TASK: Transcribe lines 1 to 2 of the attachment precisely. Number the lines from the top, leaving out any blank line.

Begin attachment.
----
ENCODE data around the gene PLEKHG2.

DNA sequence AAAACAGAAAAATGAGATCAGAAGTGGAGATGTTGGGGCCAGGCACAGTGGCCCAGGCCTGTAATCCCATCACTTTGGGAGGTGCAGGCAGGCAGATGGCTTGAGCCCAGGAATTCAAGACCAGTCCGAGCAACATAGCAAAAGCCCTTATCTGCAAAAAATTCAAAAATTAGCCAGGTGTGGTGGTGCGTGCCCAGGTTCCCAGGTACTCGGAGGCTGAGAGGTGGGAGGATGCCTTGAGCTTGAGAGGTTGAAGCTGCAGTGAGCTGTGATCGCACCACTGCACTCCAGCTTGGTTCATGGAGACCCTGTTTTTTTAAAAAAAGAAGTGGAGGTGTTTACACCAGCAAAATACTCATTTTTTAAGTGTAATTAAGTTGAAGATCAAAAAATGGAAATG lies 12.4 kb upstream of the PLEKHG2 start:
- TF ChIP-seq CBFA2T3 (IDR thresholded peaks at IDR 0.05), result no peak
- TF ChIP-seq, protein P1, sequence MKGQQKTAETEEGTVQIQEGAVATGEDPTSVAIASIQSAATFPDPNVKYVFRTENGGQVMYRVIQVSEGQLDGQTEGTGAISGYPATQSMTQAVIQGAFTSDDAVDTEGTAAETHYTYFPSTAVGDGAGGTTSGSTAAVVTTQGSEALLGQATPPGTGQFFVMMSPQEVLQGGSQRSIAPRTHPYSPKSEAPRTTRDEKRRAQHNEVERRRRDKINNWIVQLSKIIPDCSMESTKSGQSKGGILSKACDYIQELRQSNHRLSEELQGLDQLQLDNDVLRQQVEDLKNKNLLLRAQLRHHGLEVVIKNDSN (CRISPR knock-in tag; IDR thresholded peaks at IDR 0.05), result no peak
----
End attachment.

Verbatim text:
ENCODE data around the gene PLEKHG2.

DNA sequence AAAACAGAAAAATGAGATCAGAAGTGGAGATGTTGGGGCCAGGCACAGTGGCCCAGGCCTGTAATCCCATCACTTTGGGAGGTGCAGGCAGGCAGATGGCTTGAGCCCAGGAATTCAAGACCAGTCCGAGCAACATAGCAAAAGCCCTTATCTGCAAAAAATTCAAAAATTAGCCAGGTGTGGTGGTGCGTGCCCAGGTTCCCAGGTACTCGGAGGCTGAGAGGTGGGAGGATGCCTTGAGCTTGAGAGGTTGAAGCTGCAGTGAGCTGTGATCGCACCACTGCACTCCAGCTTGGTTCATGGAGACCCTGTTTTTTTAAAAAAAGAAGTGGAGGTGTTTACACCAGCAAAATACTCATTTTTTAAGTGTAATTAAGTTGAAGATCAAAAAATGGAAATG lies 12.4 kb upstream of the PLEKHG2 start: